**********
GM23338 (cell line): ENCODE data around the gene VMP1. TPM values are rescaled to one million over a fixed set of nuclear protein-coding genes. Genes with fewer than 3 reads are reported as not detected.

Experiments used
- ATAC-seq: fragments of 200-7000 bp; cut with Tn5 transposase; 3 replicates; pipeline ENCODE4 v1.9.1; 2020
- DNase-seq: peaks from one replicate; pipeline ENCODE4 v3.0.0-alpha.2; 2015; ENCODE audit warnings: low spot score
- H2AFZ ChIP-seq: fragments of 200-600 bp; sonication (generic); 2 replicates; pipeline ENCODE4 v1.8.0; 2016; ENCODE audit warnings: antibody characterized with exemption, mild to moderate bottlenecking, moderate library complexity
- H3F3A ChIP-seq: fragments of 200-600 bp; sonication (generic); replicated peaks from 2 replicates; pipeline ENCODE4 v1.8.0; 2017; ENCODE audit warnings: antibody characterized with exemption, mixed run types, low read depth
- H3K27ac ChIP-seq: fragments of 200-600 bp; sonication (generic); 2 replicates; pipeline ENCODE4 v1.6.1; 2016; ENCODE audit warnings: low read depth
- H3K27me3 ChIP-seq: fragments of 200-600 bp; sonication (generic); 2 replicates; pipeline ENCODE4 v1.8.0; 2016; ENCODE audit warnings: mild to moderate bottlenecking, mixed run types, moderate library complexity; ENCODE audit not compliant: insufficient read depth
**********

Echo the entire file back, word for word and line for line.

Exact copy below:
GM23338 (cell line): ENCODE data around the gene VMP1. TPM values are rescaled to one million over a fixed set of nuclear protein-coding genes. Genes with fewer than 3 reads are reported as not detected.

Experiments used
- ATAC-seq: fragments of 200-7000 bp; cut with Tn5 transposase; 3 replicates; pipeline ENCODE4 v1.9.1; 2020
- DNase-seq: peaks from one replicate; pipeline ENCODE4 v3.0.0-alpha.2; 2015; ENCODE audit warnings: low spot score
- H2AFZ ChIP-seq: fragments of 200-600 bp; sonication (generic); 2 replicates; pipeline ENCODE4 v1.8.0; 2016; ENCODE audit warnings: antibody characterized with exemption, mild to moderate bottlenecking, moderate library complexity
- H3F3A ChIP-seq: fragments of 200-600 bp; sonication (generic); replicated peaks from 2 replicates; pipeline ENCODE4 v1.8.0; 2017; ENCODE audit warnings: antibody characterized with exemption, mixed run types, low read depth
- H3K27ac ChIP-seq: fragments of 200-600 bp; sonication (generic); 2 replicates; pipeline ENCODE4 v1.6.1; 2016; ENCODE audit warnings: low read depth
- H3K27me3 ChIP-seq: fragments of 200-600 bp; sonication (generic); 2 replicates; pipeline ENCODE4 v1.8.0; 2016; ENCODE audit warnings: mild to moderate bottlenecking, mixed run types, moderate library complexity; ENCODE audit not compliant: insufficient read depth